Pamela Stirling heads-up the Listener, New Zealand’s bestselling current affairs magazine, covering the political, cultural and literary life of the country. What does she wear to get it done?
For a recent photoshoot in Fashion Quarterly, the editor of the Listener found herself searching through her closet, as well as a second-wardrobe she had relegated to the attic. While she used to believe the outfits she wore to rise through the ranks of investigative journalism and publishing were classic, she now thinks it was really all “camouflage”.
“I think a lot of women of my generation resorted to that as they progressed up the career ladder,” says Pamela. “We were the first women to be able to wear whatever we wanted to work when we were young… But then somehow the sound and brightness got turned down and our wardrobes morphed into a version of what the guys were wearing: classic suits, complete with big shoulder pads to figuratively signal that women could “shoulder responsibility”. It’s changed since then of course… Now I would describe my style as confident. It feels authentic.”
Read more about the editor’s new stance on style and sustainability below:
How important is being well-presented to your job?
Very. My advice to young people is to dress for the job you want, not necessarily the job you have.
What are some of your favourite fashion brands?
For the office, I like Diane von Furstenberg, Ralph Lauren, Helen Cherry, Karen Millen, Tommy Hilfiger, Gerry Weber and also Paula Ryan’s merino wool basics. For dress-ups, I’m open to anything but will always champion a New Zealand or Australian brand if I can.
How does what you wear to work differ from what you wear at home?
Last weekend I was planting trees on our old family farm, covered in mud and I had to use my heavy-duty gumboots to stand on the electric fence so I could get my tools over it. That’s my idea of great out-of-office wear.
Your best style tips?
A third of the clothes you buy will never really fit you or even suit you. Get a trusted friend or partner to help you make decisions and give them permission to say what they really think. On second thoughts, just get them to nod enthusiastically or shake their head. Pay them a commission of a coffee for every great recommendation of a style that would suit you.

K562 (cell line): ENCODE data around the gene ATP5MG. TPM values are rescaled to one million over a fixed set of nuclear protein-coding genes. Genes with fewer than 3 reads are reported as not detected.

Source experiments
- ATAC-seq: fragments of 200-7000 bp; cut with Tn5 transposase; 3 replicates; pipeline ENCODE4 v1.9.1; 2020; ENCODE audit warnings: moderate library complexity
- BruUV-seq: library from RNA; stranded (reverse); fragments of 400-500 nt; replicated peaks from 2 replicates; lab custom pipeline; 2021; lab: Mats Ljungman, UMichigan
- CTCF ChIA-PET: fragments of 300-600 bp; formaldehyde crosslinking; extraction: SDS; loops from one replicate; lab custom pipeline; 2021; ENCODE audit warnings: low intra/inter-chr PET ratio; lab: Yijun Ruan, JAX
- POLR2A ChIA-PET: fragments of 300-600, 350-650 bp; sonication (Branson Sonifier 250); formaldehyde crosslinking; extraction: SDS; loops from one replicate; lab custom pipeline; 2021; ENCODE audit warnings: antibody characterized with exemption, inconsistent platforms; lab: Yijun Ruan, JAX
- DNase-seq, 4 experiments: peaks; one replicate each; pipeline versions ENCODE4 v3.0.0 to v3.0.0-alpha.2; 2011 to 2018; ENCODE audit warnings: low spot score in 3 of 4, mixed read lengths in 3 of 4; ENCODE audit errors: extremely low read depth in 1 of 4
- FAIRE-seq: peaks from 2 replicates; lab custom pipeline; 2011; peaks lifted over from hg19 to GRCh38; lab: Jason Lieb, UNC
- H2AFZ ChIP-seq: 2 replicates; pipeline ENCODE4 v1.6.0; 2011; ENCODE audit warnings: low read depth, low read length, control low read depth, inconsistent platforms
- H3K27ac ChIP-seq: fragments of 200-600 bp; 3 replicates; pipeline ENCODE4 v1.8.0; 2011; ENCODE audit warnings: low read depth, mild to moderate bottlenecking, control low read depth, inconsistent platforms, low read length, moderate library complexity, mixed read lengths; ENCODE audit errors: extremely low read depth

What advice do you give to your friends?
I saw a terrific outfit recently that I knew would suit my sister, and when she and her friend immediately bought it, I couldn’t have been happier. When you’re assessing styles for other people, it helps you learn to articulate what best suits your own shape too. Honestly, it’s the most satisfying thing to be a style scout.
Why is sustainable fashion important to you?
In the past 15 years, global clothing production has doubled, with an astounding half of fast fashion items thrown away within a year, according to the consulting firm, McKinsey and Company. Textile production is contributing to greater carbon emissions than air travel and shipping combined. And there’s the social cost too of low-paid workers overseas. “Fast fashion” is certainly harmful – that wear-it-once on Instagram culture is fuelling a frenzy for single-use new clothes that comes with a huge environmental cost. But there’s a trend away from disposable clothing and towards higher-quality and more considered purchases.
As far back as 2004 – long before Time magazine – the Listener was raising the alarm about climate change in its cover stories. Our award-winning environmental journalism has gained our writers fellowships to study climate change and sustainability at universities as diverse as Cambridge in the UK and Stanford in the US. And as the magazine looks forward to celebrating its 80th anniversary this year, we are more passionate than ever about our kaupapa to be a positive, energising force in the discourse about the future of both New Zealand and the planet we all inhabit.
What was your last meaningful fashion purchase?
Recently, I was on holiday in India with my husband and a small group of friends. It was our own tour so we prioritised our spending to help women’s collectives. I love the gorgeous handmade textiles we saw being made – the colours and embroidery are stunning – and it was deeply satisfying to know that we were helping village women in sometimes the most tragic of circumstances. In one village in Rajasthan, a woman was killed shortly before we arrived by a tiger as she collected firewood. Helping the villagers means they have sources of income other than tiger poaching or scavenging for fuel in the tiger reserve.
What do you love most about your role, and journalism today?
I can’t imagine a more stimulating role than working with such smart people and engaging with such lively readers. In times of profound change, people gravitate to brands they trust and for more than a decade, the Listener has been building a deep respect for its agenda-setting coverage on climate change and environmental issues.